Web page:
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June 14, 2018

Throwback Thursday: 355 tombstones vandalized

Vandals toppled and/or spray painted 269 tombstones in the Marshall Cemetery and another 86 at Orlean.
25 Years Ago
From The Fauquier Citizen edition of June 18, 1993

Graveyard damage $100,000, with 355 tombstones toppled

“People just can’t believe someone would be sacrilegious enough to do something like that,” Marshall Cemetery Association Chairman James Lee Lawrence said.

For the second time in three months, Marshall area residents shake their heads and talk about senseless destruction.

In March, someone burned five barns in Northern Fauquier, resulting in the deaths of five horses.

Last week, vandals knocked over 269 tombstones in the Marshall Cemetery and another 86 in the Orlean Cemetery. The damage totals an estimated $100,000.

“It looked like a war zone,” said Leroy Brown, who discovered the Marshall damage about 5 a.m. last Thursday as he drove to work. “I go past the cemetery every morning, and it was just getting light. I looked over and could see the shadows of the fallen monuments. It was awful.”


Trees spared as supervisors want new landfill plan

After years of preparation, the Fauquier supervisors Tuesday decided to scrap landfill design plans at the Corral Farm and start over.

The board wants to save a stand of old oak trees about 300 feet from Route 29 south of Warrenton.

The plan had called for cutting down the trees on the first portion of the new landfill to make way for trash burial.

“It looks to me that with 200-some acres, you ought to be able to keep two or three acres of oak trees,” Supervisor Jim Green (Marshall District) said.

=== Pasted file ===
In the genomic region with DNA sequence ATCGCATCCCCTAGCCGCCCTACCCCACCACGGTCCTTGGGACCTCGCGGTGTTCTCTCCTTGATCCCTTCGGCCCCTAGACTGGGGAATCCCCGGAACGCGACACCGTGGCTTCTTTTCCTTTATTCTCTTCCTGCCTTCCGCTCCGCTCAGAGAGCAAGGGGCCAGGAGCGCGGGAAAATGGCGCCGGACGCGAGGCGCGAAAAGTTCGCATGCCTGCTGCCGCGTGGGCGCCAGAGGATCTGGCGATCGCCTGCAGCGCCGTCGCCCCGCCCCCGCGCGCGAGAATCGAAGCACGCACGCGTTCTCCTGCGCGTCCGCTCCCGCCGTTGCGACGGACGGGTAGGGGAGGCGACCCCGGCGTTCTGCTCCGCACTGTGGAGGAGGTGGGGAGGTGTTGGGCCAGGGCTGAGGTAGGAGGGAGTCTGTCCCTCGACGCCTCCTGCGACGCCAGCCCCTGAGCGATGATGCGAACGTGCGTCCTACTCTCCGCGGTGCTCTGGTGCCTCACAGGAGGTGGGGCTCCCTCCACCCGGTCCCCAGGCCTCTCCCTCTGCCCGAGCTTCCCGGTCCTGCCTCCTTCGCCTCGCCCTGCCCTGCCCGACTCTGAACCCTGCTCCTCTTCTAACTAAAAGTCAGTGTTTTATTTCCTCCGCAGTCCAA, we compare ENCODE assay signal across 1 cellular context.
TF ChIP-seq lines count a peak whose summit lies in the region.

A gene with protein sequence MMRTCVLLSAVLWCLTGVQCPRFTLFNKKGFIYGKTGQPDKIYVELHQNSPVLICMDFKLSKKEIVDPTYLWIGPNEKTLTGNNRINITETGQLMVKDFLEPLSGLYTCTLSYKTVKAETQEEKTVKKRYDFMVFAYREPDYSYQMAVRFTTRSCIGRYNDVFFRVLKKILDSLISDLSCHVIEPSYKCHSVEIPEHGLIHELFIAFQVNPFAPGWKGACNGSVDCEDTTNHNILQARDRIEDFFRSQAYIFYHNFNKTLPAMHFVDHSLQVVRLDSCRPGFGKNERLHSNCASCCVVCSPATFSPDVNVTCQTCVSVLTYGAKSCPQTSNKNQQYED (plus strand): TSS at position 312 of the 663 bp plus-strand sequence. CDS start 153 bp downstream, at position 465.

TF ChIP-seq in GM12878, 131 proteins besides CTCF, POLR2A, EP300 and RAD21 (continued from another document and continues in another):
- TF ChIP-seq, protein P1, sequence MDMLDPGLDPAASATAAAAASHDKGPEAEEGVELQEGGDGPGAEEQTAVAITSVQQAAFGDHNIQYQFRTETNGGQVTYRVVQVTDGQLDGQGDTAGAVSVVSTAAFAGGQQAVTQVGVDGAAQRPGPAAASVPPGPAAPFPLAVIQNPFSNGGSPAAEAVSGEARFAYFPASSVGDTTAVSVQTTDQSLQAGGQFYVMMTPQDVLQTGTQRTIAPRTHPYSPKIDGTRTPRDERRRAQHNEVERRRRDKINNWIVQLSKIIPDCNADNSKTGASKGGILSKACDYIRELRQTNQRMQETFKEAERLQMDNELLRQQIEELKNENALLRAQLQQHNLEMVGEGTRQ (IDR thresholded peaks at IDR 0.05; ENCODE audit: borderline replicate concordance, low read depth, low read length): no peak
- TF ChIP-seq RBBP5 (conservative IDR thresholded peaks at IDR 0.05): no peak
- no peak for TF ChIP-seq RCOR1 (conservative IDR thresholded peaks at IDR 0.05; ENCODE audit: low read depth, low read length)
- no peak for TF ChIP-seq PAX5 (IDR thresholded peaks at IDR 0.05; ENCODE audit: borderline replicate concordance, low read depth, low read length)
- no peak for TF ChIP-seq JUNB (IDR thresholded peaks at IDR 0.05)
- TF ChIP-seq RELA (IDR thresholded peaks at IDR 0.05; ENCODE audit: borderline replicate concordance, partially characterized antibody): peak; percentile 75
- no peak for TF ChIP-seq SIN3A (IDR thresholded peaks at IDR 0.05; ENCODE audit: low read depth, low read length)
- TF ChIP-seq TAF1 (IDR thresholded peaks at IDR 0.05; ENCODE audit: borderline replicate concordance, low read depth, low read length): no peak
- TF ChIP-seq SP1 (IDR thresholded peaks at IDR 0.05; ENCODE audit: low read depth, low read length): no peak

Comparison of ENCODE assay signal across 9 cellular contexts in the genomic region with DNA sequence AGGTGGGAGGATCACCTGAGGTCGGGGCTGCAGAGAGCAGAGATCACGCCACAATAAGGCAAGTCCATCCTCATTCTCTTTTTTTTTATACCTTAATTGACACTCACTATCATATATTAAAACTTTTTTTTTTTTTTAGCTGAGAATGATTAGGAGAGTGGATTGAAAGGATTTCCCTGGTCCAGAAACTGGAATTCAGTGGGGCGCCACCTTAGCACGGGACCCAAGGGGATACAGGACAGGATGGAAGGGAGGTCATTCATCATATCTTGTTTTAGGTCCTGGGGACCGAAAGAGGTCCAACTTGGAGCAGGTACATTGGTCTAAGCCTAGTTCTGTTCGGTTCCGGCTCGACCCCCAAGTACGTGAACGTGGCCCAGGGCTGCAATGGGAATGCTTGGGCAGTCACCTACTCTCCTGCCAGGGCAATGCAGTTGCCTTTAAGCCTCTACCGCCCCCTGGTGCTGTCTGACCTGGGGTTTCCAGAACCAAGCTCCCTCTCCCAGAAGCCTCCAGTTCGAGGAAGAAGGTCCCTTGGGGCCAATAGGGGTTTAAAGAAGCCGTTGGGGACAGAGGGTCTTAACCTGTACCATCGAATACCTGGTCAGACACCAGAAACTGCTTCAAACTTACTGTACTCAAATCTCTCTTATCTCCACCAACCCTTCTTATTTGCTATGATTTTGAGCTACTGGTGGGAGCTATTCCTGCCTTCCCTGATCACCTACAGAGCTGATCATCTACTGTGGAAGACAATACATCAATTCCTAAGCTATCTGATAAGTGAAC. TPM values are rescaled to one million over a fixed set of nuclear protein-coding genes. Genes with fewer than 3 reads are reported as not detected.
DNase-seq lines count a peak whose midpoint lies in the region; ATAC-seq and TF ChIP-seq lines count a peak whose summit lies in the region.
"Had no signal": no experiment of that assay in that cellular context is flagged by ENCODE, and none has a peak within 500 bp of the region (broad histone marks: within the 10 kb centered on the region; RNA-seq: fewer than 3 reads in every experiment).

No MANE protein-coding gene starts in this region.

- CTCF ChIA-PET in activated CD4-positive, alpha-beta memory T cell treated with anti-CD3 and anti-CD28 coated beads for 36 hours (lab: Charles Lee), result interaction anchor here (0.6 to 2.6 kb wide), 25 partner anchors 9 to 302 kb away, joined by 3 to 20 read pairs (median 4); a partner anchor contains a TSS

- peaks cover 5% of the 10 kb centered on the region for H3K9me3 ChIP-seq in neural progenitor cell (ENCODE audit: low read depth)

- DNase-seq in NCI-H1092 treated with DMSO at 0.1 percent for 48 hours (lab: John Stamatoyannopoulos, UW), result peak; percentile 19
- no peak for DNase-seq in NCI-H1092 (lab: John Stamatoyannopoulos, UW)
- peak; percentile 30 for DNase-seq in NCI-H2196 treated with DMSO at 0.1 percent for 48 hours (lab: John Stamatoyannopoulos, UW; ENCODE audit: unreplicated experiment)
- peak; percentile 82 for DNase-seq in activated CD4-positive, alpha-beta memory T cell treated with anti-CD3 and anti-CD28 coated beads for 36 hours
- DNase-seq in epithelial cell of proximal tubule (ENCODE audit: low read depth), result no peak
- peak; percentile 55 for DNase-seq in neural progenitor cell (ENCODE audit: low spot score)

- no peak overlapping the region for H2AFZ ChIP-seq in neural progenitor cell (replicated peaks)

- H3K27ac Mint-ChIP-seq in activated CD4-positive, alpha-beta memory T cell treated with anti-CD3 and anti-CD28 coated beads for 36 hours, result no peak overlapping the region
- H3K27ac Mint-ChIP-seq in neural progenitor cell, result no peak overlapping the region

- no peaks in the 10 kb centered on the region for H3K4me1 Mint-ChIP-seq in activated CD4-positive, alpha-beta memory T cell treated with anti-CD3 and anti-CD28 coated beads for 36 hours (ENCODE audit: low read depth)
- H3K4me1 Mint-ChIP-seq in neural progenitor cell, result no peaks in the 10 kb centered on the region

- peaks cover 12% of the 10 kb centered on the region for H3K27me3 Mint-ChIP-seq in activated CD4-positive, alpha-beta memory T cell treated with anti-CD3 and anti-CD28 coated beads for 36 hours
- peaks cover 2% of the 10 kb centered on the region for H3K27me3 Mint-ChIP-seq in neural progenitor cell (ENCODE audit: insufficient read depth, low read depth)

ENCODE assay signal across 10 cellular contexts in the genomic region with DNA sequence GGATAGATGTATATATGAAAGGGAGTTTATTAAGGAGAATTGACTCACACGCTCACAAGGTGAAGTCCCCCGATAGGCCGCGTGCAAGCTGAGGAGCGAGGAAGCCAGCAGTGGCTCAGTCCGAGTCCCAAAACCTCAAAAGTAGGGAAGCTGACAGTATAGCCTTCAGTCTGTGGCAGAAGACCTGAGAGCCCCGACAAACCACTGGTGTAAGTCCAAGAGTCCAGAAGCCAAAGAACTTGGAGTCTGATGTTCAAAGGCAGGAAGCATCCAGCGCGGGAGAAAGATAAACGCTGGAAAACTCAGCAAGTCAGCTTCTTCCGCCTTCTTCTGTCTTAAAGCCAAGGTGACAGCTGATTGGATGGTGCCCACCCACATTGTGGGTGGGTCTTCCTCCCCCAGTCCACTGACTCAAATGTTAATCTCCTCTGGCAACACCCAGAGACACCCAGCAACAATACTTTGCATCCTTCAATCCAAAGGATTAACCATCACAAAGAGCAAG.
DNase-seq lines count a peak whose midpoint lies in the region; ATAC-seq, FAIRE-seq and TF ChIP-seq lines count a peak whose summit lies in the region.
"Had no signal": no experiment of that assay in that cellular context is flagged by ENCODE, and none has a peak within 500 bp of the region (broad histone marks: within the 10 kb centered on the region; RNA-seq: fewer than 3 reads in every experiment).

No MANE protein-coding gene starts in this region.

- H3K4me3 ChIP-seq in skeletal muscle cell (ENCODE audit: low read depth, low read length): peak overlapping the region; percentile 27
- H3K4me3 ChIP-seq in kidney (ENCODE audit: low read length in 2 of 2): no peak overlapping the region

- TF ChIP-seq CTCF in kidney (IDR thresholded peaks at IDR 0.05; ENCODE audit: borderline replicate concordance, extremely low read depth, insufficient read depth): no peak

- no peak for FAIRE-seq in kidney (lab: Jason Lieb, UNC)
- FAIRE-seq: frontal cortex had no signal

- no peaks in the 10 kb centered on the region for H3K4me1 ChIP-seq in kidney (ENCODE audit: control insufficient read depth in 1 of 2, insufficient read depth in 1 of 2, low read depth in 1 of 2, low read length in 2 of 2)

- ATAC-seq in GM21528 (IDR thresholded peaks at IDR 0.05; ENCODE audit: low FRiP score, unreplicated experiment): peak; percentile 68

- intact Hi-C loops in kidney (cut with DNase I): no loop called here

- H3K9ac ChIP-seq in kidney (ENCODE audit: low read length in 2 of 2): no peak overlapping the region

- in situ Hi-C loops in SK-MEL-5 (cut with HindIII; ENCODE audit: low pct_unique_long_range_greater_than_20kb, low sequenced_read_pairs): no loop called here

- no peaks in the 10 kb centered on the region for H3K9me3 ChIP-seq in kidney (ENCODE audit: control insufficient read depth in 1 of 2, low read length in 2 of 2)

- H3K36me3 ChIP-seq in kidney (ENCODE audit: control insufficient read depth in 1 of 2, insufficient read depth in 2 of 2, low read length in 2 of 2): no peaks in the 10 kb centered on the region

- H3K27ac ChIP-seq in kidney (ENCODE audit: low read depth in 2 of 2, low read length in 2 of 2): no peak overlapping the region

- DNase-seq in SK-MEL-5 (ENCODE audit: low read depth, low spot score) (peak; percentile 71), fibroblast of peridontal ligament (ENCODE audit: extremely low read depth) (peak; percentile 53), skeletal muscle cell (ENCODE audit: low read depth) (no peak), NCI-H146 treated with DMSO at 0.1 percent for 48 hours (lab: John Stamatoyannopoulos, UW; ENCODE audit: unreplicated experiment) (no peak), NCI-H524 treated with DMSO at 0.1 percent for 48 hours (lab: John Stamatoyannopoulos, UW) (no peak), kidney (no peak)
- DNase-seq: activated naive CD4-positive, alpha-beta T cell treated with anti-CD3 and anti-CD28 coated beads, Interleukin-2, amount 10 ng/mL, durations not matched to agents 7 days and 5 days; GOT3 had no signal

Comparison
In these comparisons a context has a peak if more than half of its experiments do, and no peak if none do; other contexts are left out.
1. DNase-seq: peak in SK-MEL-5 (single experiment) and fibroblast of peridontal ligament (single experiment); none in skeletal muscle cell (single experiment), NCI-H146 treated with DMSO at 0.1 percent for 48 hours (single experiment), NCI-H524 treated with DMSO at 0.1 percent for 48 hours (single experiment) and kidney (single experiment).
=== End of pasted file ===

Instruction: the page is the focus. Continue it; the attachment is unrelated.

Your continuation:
The supervisors voted, 3-2, to immediately begin looking into the possibility of designing the new landfill — next to the old dump, rebidding the project and requesting more time from the state.


School board approves move to Group AA sports

The school board Monday took another step toward dramatically changing the complexion of high school sports in Fauquier County.

The board cleared the way for Fauquier and Liberty high schools to seek Group AA athletic status for 1993-94, when LHS will open.

The decision means FHS will end its 22-year competition against the state’s biggest schools in Group AAA.

“I want a level playing field,” school board member Dick Whiting (Cedar Run District) said. “I want to be able to compete.”

Schools with more than 1,000 students in Grades 10-12 must compete at the AAA level. Those with fewer students may elect to compete at the AA or AAA level.

In the 1994 fall semester, FHS will have a projected 941 students in its top three grades and Liberty will have an estimated 700 when it opens.


No rogues on his road

Call him crazy, but Midland resident Ed Dickerson would rather not live on a road named after some horse thieves.

Dickerson on Tuesday asked the supervisors to change the name of this road (Route 602) from Rogues Road to Old Mill Road.

“We just don’t like it, period. It has a very ugly sound to it,” Dickerson said. “And, I haven’t stolen a horse for years.”

He spoke during a public hearing for residents upset with street names assigned to them as part of the county’s new uniform addressing system for 9-1-1.

After the hearing, the supervisors approved name changes for 34 streets — including Dickerson’s — and deleted four names for streets planned but unbuilt.


Gold Cup pumps in $1 million

Great Meadow officials said the May 1 Virginia Gold Cup steeplechase races pumped $1 million in to the local economy.

About 47,500 people, “90 percent from the Washington area,” attended the races, according to a press release.

“The Gold Cup payroll, business contracting for goods and services, and hotels and restaurants realized $625,000,” said spokeswoman Dawn M. Lawrence. “Another $230,000, collected largely through ticket sales, went for the benefit of maintaining Great Meadow for year-round use by the community and non-profit organizations.”

The Warrenton Lions Club raised more than $12,000 raffling a BMW automobile and other organizations operated profitable concessions at the races, Ms. Lawrence said.


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